Ah the leftovers!!!
The menu is focused on meat that you have options of playing with, and Chef, David Warner gets his all-natural meats from Meyer Ranch. This is also true of the build your own salad. The raw bar menu is also extensive and inventive.
This is a high end place and is a bit noisy because of the very active bar scene spilling into the dining room, but the service is impeccable and we had a table that looked out onto the darkened patio and that reflected the changing wall sculpture and made people watching easy!
It’s a paws up from me!
I am an ambassador of sorts! I wanted to blog about wine because I wanted to encourage people to use their taste-buds to their best advantage. Also an informed consumer is a happy one, I know. We have finally found my favorite dog biscuits, ones I’ll eat even if I know someone is bringing me left-over chicken strips. Value and pleasure!
You know I go to Wine Dog U (see sidebar), and Valerie continues to learn – so I do too. Since getting her advanced WSET credentials in Canada she has been taking a passport series through a Portland wine education place, The Wine and Spirit Archive, where the owners, Mimi Martin and Adam Rynard, and their students have made us feel right at home.
They teach the WSET classes up to the Advanced Level. We want to go further in WSET, but until then we travel the world through monthly wine classes at WSA. Mimi and Adam have invited 12 favorite Portland-based wine professionals to join them for this Passport Series and asked each to select the wine region they are most passionate about. Their interests spanned the globe from the dry-farmed vineyards of the Barossa Zone to the steep, schistous rock faces of the Douro Valley and included little-known regions such as British Columbia, Canada ( Ah, the Okanagan, see our slide show in the posts); Savoie, France; and Lombardy, Italy.
Here are some of the wines from the Rioja class last year:
What we like about this monthly series is that whether you are new to wine or have been studying it for years, you will be learning while having fun…and no tests or blind tastings! You can purchase one class or up to the whole 12. We did the whole 12 last year and even though WSET had covered these areas, the detail in the Passport Series to a region or sub region just broadens our interest and knowledge. So get your passport and join us on the world tour of wine, the guides and wines are fantastic! The 2010 schedule is below:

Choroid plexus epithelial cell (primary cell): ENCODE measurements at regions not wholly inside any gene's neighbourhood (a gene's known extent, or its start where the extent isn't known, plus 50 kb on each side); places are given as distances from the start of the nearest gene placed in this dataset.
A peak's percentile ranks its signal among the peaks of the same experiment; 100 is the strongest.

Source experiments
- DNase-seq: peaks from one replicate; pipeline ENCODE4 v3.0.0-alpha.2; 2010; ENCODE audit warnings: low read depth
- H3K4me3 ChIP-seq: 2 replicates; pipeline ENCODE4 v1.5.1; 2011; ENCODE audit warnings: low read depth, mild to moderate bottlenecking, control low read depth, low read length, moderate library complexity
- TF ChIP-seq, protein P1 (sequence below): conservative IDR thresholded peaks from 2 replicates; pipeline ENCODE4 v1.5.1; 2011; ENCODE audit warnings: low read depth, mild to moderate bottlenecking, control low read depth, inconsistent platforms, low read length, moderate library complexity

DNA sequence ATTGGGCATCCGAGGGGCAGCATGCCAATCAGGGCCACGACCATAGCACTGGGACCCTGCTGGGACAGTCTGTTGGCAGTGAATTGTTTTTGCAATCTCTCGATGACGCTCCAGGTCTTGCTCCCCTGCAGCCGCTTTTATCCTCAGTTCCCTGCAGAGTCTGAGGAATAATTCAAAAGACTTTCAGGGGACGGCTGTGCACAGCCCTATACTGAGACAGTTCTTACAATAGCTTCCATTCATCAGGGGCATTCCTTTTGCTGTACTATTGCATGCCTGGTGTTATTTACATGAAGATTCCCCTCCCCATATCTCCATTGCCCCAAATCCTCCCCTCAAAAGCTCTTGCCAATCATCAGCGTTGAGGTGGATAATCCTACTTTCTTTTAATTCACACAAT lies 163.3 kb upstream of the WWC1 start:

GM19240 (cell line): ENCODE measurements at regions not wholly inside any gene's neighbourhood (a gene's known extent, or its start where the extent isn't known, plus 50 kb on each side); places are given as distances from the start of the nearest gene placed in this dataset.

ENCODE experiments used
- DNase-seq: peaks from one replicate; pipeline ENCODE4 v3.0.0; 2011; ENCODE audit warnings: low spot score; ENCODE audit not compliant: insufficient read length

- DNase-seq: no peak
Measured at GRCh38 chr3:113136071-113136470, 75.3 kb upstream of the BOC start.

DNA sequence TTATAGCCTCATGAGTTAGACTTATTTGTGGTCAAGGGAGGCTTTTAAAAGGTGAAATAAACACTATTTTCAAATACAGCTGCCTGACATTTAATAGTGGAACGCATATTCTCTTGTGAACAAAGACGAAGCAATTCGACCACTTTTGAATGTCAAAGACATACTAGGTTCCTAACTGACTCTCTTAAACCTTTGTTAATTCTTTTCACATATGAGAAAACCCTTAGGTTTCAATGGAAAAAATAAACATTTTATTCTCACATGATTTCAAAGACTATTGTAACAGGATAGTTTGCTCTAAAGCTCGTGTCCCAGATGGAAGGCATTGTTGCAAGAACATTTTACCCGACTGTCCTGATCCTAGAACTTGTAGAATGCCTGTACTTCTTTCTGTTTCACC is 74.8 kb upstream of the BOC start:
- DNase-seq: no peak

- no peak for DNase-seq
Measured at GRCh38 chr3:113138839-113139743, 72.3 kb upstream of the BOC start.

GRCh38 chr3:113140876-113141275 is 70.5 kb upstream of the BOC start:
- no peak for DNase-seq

|January – The Douro||May – Chinon||September – New York State|
|February – Priorat||June – Jura/Savoie||October – The Rhone Valley|
|March – Kamptal/Kremstal||July – Franken||November – Barossa Zone|
|April – Lombardy/Umbria||August – British Columbia||December – Ribera del Duero|
Frequent Flyer – Platinum Member $480 for all 12 sessions, a 20% discount
Frequent Flyer – Gold Member $255 for 6 sessions of your choice, a 15% discount
Frequent Flyer – Silver Member $135 for 3 sessions of your choice, a 10% discount
Daytripper $50 per session
Valerie Came home from Christmas Eve Dinner at Bistro Maison in McMinnville,smelling like Duck Confit and spiced pears. I’m looking forward to a taste of the duck but I love when the house continues to smell Christmassy. And what is better than cloves, ginger and cinnamon filling the air. Today she tried her version of pears poached in Amity Vineyards pinot blanc. She also added some Fuyu persimmons.
Here’s her recipe:
3 ripe pears
2 fuyu persimmons (the hard apple type)
3/4 cup sugar
5 slices of ginger root
1/2 teaspoon cinnamon
1/2 teaspoon cloves
Slice three pieces of rind off lemon. Fill a bowl with cold water and squeeze some lemon juice into the water. Slice pears and persimmons and put into water.
Pour wine into a large heavy frying pan, add sugar, lemon rind and spices. Heat on medium until sugar dissolves. Add fruit and gentle simmer until pears and persimmons are tender and translucent, about 15 to 30 minutes. Remove fruit and reduce syrup in half, pour over fruit and refrigerate.
The Chef at Le Bistro Maison used his pears in a cranberry goat cheese and toasted walnut salad with roasted shallot dressing, but they’re good as dessert with some vanilla ice cream, or on top of breakfast cereal.